News / Asia

    India Hikes Interest Rates to Control Rising Prices

    India's opposition Bharatiya Janata Party (BJP) senior leader L.K. Advani, center, with party supporters march towards Indian parliament to protest against the price rise in New Delhi, India (File Photo)
    India's opposition Bharatiya Janata Party (BJP) senior leader L.K. Advani, center, with party supporters march towards Indian parliament to protest against the price rise in New Delhi, India (File Photo)

    India has hiked interest rates for the sixth time this year, in a bid to tackle high inflation. One of the government's most challenging problem is to curb rising food prices.      

    Just days ahead of India's main festival, Diwali, shoppers crowd a popular market in New Delhi.  They have come to buy traditional Indian sweets, nuts and other gifts which are customarily exchanged with friends and family.

    But rising costs of these items have cast a dampener on the Hindu festival of lights. Shubha Gupta says prices are up substantially, compared to last year.

    "Giving gifts is a problem.  I mean we have to make compromises," said Gupta.  "We are not going in for sweets and all, but we will go in for other things."

    A huge hike in food prices has emerged as the toughest problem for the government to tackle, as India copes with persistently high inflation.  Although overall inflation is down to about eight and a half percent, food inflation is hovering around 15 percent.

    Citing inflation as an overriding concern, the Central Bank Tuesday raised interest rates by a quarter percentage point.  It is the sixth time this year interest rates have been hiked in a bid to tame inflation.

    The deputy secretary of the Planning Commission, Montek Singh Ahluwalia, says inflation continues to be an issue.   
    "It is true that inflation is still at a range which is not comfortable, although, as we have been saying, it is going down," said Ahluwalia.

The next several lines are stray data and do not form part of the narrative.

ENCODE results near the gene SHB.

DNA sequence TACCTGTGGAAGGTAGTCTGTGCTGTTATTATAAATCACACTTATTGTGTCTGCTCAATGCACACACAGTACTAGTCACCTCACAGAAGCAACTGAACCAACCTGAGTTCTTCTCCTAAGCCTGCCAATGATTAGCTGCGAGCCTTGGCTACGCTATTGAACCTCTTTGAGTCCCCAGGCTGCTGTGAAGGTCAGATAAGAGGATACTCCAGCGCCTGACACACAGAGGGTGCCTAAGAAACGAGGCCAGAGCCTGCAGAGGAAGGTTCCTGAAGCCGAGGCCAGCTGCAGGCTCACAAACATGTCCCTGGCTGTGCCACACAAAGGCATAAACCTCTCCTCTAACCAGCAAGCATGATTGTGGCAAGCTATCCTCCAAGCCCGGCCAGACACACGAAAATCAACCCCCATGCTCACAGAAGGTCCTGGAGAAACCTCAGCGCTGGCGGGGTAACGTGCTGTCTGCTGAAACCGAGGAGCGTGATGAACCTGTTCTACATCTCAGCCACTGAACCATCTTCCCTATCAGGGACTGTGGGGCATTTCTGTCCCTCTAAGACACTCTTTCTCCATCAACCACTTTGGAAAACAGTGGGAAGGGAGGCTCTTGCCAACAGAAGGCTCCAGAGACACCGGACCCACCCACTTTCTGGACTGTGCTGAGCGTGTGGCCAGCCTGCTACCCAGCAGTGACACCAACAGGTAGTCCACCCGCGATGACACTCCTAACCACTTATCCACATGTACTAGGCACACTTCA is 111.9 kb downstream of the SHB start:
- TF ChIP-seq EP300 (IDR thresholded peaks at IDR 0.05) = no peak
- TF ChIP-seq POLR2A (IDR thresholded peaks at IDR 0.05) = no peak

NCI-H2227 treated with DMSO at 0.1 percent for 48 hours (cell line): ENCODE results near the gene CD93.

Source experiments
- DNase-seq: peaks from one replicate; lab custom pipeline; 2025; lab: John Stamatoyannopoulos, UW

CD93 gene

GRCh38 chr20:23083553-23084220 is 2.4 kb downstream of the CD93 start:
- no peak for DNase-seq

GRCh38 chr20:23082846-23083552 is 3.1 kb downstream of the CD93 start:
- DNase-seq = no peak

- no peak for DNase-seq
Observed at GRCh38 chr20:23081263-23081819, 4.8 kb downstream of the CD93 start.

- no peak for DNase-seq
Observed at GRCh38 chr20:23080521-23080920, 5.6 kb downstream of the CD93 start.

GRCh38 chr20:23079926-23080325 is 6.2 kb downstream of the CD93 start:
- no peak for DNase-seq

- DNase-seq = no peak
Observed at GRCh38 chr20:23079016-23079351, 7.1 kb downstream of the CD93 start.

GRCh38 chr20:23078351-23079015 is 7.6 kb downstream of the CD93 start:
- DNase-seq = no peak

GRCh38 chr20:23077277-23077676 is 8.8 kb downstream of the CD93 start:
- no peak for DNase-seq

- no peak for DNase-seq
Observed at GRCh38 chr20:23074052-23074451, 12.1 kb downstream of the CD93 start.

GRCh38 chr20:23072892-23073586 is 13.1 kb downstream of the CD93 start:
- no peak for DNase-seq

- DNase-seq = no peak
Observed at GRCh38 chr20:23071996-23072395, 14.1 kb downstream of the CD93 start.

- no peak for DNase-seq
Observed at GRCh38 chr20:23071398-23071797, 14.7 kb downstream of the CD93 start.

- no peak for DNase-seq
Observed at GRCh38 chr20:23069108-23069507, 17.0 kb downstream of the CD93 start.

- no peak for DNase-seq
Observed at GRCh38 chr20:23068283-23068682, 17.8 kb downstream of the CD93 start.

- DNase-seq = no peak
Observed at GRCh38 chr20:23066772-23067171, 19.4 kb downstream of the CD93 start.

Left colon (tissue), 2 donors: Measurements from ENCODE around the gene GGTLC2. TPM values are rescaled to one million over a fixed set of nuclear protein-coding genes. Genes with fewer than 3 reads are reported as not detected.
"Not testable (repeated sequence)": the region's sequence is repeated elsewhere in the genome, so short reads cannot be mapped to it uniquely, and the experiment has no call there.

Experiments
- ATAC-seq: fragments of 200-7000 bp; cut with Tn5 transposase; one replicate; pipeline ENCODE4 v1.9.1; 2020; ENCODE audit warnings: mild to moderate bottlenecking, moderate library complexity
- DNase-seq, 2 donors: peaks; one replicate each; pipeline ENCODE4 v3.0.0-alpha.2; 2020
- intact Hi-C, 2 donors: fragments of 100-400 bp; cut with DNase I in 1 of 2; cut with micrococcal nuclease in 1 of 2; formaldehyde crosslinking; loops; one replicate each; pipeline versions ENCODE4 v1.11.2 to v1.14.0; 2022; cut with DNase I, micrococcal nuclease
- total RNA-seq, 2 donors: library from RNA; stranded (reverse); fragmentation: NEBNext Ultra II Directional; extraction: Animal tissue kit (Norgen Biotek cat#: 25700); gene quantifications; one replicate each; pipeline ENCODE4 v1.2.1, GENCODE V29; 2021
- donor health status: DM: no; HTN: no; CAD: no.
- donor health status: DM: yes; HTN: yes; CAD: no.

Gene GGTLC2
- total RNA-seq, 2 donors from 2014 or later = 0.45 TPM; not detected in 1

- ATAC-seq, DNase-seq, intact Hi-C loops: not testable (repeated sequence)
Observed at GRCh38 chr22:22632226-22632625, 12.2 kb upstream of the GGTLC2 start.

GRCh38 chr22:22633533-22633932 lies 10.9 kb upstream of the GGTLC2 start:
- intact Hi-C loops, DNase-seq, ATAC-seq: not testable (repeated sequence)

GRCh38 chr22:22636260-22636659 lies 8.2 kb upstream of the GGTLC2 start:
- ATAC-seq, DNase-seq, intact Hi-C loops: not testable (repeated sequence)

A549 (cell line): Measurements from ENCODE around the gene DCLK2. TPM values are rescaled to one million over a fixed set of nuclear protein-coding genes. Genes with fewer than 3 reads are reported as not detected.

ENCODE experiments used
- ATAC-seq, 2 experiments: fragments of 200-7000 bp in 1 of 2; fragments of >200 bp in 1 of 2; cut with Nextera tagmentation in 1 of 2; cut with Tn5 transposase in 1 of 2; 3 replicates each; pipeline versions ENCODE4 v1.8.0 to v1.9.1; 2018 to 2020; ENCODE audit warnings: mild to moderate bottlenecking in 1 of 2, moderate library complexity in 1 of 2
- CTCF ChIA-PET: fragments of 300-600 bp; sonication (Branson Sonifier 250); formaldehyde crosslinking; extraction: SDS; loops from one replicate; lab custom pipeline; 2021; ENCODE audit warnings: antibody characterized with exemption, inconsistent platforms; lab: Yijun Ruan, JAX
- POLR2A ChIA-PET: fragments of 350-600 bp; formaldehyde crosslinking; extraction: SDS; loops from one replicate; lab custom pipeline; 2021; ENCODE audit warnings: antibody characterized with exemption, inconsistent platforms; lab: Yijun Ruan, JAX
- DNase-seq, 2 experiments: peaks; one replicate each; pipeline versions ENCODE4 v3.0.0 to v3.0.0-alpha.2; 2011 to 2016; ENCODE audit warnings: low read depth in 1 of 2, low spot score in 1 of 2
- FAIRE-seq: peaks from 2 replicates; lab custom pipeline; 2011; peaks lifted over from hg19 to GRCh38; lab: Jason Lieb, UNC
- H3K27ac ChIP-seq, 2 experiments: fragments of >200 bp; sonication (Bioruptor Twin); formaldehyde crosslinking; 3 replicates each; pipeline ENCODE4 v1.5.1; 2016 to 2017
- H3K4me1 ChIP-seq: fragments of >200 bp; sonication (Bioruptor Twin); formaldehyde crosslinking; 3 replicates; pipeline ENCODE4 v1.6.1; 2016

Policy makers say the rising interest rates will not disrupt the momentum of growth in the economy, which has recovered from the global financial crisis.

    The return to growth of around eight and a half percent is providing some compensation for the middle classes.

    Among them is Varsha Jain.  As she goes around the market, she admits that her budget is under strain.

    But she says salaries have been increasing and, therefore, it is not surprising that shopkeepers have also raised food prices.

    However, millions of poor people in the country, who are marginalized by the growing economy, are finding it particularly hard to cope with the higher food prices.

    Tulsi Ram, who is selling flowers on a pavement outside a confectionery shop, says the rising prices have no impact to those who are earning well, but he will have to cut down his purchases for the festival. 

    The government was hoping that good monsoon rains and an ample harvest would tame food prices.  But that has not happened.

    Finance Minister Pranab Mukherjee said on Monday that the continued rise in the cost of living is a matter of concern. The government is hoping that the steps taken to control prices, such as raising interest rates, will bring down inflation to about six to seven percent, by March.

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